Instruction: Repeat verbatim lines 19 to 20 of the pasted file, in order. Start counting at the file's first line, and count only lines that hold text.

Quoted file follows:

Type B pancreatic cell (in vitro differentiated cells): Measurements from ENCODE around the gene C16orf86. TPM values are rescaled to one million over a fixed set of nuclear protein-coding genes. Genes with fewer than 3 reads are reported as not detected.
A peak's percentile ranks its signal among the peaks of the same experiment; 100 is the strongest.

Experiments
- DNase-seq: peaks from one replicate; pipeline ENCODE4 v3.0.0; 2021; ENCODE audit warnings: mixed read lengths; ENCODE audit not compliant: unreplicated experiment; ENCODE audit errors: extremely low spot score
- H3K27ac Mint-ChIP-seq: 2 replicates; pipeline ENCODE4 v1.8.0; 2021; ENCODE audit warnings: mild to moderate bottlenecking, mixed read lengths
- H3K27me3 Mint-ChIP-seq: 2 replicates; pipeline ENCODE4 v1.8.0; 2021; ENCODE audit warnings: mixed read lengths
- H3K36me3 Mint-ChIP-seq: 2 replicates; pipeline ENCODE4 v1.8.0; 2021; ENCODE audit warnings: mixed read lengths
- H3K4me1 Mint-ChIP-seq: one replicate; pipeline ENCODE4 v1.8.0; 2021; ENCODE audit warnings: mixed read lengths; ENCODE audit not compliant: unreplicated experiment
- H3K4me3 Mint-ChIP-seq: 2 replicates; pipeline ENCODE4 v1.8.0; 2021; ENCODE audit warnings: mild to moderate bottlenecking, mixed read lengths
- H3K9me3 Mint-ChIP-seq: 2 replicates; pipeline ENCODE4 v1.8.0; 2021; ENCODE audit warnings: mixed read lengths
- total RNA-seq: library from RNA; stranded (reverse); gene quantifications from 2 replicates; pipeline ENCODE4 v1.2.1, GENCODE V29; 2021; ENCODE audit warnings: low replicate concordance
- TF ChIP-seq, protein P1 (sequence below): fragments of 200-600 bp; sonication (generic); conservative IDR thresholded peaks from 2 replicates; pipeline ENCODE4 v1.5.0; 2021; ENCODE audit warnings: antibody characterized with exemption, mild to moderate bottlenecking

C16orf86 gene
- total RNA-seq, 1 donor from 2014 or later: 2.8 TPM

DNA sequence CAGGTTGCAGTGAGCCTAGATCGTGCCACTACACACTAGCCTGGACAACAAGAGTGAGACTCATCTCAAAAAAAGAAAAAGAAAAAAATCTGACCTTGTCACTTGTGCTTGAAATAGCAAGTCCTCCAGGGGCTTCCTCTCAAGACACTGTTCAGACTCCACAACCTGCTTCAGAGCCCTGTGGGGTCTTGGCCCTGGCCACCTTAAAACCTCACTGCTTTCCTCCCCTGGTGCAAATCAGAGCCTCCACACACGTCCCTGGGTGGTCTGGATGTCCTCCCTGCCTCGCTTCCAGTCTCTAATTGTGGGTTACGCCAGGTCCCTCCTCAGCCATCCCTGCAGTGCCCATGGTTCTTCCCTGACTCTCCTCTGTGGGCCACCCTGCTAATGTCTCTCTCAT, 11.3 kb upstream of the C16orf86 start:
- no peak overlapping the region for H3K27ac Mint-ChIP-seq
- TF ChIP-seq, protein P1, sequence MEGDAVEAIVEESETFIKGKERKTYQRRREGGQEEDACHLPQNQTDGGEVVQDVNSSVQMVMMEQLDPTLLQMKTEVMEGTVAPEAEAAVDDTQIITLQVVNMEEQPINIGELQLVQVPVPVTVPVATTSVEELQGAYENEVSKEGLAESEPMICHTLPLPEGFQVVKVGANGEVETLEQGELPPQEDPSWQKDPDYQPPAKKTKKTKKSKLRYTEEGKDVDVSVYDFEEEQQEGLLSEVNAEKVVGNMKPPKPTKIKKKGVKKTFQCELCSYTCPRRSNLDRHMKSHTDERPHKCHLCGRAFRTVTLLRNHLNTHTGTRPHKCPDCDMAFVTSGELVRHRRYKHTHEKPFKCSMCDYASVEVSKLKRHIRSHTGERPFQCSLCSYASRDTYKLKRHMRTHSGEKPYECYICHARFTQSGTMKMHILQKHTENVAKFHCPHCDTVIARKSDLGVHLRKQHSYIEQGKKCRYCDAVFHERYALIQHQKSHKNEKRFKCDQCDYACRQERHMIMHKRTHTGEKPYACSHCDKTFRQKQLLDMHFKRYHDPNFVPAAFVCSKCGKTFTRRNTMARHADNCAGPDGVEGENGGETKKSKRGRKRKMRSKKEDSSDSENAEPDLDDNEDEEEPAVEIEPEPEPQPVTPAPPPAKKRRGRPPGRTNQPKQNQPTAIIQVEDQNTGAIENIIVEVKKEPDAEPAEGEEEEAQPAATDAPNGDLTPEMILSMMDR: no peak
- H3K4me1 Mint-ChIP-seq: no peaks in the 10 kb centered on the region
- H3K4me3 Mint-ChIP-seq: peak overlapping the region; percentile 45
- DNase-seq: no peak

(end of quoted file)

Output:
- H3K4me3 Mint-ChIP-seq: peak overlapping the region; percentile 45
- DNase-seq: no peak